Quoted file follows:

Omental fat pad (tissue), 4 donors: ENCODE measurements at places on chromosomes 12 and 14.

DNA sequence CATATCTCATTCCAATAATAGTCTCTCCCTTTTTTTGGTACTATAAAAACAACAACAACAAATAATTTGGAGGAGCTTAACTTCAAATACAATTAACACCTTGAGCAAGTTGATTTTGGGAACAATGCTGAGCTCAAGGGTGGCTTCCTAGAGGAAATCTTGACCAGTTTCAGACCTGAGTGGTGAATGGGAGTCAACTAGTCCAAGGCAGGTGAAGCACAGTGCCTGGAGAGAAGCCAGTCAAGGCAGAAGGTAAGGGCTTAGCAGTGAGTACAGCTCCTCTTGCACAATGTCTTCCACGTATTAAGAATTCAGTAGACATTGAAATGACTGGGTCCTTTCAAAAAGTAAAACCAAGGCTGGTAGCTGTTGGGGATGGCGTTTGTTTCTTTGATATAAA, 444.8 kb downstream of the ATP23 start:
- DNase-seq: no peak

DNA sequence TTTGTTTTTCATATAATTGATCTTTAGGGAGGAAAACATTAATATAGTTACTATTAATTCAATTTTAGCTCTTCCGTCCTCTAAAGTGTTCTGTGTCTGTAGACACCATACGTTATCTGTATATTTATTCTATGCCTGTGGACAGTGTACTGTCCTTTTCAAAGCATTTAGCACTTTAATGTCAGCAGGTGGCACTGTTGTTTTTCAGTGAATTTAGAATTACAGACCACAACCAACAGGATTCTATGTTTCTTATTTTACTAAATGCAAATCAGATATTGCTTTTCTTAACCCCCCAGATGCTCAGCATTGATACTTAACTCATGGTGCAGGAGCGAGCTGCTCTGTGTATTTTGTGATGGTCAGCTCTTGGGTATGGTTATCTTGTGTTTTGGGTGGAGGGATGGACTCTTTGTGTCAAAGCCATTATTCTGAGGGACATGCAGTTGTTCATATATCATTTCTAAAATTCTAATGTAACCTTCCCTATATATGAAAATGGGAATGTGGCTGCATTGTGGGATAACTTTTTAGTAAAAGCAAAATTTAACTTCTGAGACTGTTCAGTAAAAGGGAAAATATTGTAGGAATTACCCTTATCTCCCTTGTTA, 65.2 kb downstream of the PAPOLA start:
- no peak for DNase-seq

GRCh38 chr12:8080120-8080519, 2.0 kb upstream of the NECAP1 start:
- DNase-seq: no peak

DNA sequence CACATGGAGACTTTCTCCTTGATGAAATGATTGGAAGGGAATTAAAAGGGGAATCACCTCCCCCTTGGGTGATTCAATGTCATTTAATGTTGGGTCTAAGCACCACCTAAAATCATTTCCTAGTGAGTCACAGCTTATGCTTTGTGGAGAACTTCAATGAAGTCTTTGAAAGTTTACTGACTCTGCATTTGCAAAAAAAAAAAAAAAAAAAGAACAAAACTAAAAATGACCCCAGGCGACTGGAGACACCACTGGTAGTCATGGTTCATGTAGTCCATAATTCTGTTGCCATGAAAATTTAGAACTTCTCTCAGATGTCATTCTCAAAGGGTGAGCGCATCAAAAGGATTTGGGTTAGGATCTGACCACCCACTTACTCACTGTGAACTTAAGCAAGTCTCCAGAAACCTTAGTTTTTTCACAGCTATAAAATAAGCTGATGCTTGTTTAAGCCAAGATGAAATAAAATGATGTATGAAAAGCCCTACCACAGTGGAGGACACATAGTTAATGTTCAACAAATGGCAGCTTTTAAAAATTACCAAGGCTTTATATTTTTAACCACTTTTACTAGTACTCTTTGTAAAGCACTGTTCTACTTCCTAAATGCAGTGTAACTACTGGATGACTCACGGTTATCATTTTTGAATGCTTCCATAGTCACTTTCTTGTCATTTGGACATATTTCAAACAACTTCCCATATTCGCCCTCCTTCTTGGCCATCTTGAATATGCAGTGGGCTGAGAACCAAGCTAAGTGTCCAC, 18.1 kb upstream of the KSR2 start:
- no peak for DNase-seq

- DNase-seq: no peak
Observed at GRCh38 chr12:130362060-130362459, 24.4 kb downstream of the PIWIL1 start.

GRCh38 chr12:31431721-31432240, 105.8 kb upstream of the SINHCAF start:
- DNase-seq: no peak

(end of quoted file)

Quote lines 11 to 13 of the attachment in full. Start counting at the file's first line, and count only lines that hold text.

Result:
Observed at GRCh38 chr12:130362060-130362459, 24.4 kb downstream of the PIWIL1 start.

GRCh38 chr12:31431721-31432240, 105.8 kb upstream of the SINHCAF start:
- DNase-seq: no peak